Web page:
The lack of attention paid to labor rights by China creates an opportunity for the United States to differentiate itself from its economic rival and offer trading partners a more equitable and development-friendly path. Forthcoming FTA negotiations between the United States and Kenya is a good opportunity for the United States to reaffirm the importance of worker rights and labor obligations as a dimension of trade. The U.S. negotiating objectives for an agreement with Kenya are the first step in the right direction.

To fully maximize the potential strategic gains from embedding robust labor obligations in trade policy, the United States needs to make improvements in three areas. First, its record of enforcing labor obligations it has negotiated is dismal. The United States has only initiated one trade dispute with an FTA partner over labor conditions and ultimately lost the case. What good are provisions if they are not enforced? The United States should commit to calling out trading partners that do not meet labor obligations they have committed to. Colombia, which has an FTA with the United States that includes labor obligations subject to dispute settlement, was the deadliest country in the world for union workers. Failure to mount an aggressive enforcement program led some Democrats to cast doubt over whether USMCA’s labor improvements were meaningful.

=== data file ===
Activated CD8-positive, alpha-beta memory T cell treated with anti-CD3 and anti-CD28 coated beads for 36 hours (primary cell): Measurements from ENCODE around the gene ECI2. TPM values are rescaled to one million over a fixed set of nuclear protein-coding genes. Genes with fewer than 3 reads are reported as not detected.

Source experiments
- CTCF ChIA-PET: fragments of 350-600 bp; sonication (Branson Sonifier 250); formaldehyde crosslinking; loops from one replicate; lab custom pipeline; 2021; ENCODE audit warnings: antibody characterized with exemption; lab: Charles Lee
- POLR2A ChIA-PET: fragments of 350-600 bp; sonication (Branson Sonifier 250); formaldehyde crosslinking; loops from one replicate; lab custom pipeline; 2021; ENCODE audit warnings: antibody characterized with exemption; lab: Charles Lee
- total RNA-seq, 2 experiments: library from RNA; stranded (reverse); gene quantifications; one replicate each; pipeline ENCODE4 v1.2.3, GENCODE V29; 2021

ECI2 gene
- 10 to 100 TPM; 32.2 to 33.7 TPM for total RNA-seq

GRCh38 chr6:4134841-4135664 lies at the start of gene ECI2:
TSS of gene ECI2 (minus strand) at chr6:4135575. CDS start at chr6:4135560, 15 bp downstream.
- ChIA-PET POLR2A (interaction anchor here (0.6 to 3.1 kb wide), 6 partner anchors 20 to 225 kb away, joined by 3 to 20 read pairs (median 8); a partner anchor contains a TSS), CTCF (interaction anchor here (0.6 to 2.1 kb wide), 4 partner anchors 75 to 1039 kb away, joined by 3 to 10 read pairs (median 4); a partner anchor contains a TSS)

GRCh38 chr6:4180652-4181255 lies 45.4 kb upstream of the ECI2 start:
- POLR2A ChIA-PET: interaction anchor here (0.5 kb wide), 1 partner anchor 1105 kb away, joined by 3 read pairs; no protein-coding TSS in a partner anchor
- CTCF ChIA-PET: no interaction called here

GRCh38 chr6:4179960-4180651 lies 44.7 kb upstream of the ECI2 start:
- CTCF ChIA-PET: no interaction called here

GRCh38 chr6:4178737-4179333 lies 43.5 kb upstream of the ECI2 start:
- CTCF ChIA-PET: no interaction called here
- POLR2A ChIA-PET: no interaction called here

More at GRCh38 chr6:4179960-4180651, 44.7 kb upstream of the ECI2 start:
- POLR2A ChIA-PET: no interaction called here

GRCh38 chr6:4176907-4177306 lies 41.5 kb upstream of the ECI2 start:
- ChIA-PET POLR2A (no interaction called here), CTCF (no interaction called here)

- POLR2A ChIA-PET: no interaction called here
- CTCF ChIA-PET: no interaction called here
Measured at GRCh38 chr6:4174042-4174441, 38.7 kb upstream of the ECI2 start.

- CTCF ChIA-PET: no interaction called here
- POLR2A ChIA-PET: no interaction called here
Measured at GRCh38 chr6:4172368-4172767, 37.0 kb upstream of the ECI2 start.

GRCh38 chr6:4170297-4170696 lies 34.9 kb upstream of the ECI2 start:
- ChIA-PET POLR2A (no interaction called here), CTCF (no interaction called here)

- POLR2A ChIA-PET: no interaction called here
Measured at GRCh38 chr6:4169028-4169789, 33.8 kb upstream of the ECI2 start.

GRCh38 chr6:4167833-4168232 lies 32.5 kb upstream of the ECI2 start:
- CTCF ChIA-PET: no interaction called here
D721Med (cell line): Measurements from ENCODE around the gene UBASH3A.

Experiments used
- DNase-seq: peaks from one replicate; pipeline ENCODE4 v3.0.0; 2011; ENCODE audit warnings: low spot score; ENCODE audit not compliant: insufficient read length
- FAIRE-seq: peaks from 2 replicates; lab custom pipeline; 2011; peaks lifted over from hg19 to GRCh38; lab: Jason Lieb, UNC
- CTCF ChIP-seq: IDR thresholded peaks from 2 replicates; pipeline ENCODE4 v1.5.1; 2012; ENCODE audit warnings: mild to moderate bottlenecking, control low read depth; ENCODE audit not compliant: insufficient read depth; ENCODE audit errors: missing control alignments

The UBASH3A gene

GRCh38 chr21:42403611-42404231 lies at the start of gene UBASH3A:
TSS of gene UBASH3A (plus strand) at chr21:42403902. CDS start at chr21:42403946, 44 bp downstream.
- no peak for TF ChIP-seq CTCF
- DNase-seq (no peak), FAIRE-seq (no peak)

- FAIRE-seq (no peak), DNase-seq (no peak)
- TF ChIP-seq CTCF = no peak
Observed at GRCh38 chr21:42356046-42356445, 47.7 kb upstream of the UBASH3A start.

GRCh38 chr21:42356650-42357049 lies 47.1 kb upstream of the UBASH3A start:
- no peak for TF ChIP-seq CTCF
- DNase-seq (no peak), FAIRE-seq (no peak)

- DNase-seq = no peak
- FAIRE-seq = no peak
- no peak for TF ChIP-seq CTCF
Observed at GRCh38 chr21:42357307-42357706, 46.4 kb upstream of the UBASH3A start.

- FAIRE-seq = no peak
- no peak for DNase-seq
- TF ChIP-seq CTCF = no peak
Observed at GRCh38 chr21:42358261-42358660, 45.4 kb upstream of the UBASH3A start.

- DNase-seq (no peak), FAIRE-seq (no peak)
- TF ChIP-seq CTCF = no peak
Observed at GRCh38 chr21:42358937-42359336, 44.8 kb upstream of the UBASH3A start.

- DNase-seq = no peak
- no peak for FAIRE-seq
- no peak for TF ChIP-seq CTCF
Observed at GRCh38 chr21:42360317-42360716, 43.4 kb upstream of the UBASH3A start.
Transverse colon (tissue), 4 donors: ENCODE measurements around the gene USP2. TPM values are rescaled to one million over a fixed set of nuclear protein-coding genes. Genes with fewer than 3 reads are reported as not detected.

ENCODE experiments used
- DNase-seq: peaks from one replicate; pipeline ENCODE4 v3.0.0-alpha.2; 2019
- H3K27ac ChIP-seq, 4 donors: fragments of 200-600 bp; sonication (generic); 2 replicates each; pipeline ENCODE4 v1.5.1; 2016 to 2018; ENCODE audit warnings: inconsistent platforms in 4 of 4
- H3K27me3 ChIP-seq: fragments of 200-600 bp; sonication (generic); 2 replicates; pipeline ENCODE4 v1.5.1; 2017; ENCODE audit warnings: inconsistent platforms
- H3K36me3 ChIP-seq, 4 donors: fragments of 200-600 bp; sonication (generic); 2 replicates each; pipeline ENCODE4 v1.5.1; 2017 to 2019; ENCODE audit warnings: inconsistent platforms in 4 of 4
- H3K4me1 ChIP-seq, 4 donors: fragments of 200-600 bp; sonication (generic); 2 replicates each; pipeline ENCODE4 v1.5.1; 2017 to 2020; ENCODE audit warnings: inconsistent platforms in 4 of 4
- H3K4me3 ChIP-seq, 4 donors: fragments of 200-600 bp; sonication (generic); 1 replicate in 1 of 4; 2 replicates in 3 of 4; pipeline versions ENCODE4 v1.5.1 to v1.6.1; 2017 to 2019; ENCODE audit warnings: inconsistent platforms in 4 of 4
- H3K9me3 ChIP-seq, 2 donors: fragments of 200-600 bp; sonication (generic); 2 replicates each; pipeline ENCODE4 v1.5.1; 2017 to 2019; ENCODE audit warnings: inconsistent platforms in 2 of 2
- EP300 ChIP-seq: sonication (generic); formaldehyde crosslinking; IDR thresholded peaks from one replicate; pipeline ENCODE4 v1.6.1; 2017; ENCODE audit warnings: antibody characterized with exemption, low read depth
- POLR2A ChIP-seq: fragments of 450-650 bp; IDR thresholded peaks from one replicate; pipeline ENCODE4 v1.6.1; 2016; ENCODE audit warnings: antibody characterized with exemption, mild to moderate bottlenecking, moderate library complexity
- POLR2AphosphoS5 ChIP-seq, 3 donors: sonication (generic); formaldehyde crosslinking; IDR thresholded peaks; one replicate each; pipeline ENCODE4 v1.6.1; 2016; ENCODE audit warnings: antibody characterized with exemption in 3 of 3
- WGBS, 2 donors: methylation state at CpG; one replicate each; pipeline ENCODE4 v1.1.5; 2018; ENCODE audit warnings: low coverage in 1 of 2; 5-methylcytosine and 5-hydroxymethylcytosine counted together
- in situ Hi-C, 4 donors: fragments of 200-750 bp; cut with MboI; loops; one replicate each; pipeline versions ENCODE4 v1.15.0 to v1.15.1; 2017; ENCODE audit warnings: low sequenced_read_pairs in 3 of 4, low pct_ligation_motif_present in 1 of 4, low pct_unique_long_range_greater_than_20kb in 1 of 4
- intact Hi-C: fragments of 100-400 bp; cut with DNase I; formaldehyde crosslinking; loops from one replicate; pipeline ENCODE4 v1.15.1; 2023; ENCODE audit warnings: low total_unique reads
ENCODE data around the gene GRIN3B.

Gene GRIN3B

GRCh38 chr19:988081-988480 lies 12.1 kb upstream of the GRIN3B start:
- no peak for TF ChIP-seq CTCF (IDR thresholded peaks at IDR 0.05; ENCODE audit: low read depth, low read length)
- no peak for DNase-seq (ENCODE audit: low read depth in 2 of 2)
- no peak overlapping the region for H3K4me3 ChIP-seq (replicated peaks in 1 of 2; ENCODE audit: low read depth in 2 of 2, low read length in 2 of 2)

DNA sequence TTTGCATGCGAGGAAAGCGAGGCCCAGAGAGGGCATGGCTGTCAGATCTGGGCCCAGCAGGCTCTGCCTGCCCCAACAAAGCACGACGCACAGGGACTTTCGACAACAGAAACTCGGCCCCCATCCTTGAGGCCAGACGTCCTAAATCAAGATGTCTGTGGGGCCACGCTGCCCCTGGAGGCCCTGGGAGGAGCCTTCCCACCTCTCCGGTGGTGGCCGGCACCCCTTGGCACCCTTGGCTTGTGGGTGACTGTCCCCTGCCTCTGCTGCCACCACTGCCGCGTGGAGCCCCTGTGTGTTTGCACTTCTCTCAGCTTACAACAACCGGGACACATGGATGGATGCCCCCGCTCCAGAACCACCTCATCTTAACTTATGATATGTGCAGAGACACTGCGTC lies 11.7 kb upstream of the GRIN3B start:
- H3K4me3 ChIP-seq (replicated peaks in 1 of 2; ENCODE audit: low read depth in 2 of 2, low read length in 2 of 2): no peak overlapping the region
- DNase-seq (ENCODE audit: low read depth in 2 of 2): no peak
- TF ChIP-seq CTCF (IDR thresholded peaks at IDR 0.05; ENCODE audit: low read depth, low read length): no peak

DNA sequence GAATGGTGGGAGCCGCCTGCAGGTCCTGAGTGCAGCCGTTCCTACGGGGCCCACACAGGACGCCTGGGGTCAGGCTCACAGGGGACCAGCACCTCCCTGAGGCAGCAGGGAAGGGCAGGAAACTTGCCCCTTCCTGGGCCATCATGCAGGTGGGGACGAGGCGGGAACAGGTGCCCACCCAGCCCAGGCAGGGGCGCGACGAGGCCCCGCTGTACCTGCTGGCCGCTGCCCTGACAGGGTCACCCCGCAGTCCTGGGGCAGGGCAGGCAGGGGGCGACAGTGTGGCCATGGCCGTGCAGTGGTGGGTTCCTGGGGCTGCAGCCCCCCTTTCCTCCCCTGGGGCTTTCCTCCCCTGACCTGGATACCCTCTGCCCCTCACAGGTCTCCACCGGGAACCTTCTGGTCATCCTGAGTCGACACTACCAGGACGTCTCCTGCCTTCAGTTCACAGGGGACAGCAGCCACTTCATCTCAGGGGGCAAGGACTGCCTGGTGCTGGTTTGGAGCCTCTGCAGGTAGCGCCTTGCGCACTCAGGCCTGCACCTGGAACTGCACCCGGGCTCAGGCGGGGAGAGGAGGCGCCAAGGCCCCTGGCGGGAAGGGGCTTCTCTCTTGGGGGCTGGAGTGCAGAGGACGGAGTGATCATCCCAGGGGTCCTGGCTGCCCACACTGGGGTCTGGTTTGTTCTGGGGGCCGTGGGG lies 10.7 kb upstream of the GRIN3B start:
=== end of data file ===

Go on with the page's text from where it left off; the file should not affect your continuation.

Second, the United States should review whether recent innovations in labor obligations will improve labor conditions abroad or will be used by domestic industry as a new path to relief from foreign competition. For example, USMCA rules that allow for disputes to be brought against Mexico over the conditions in a single factory could be ripe for abuse.

Third, for the United States to be a credible leader on worker rights it needs to take stock of its own house. Union membership fell from over 20 percent of the workforce in 1983 to 10.3 percent in 2019. Covid-19 has brought a new focus on the treatment of gig workers, part-time workers, contract workers, and essential workers. While trade as a portion of GDP has increased, inequality in the United States has grown for 50 years, which suggests workers are not fully benefiting from the economic gains of trade. A rising tide has not lifted all boats equally. 

Workers are the bedrock of the global economy and a fundamental force driving globalization. Just as the growth in international trade has brought benefits to the working class, it has also generated challenges. Labor rights remain uneven around the world, and globalization has made it more profitable for firms to exploit workers with poor protections. The United States can beat back this predatory profit-seeking-at-all-costs by continuing to condition preferential access to its market on the protection of workers around the world and enforcing those obligations when necessary. By doing so, the United States can generate goodwill not only with workers and civil society around the world, but with governments seeking leverage to improve labor conditions in their countries.

Jack Caporal is an associate fellow with the Scholl Chair in International Business at the Center for Strategic and International Studies (CSIS) in Washington, D.C.

Commentary is produced by the Center for Strategic and International Studies (CSIS), a private, tax-exempt institution focusing on international public policy issues. Its research is nonpartisan and nonproprietary. CSIS does not take specific policy positions. Accordingly, all views, positions, and conclusions expressed in this publication should be understood to be solely those of the author(s).

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Jack Caporal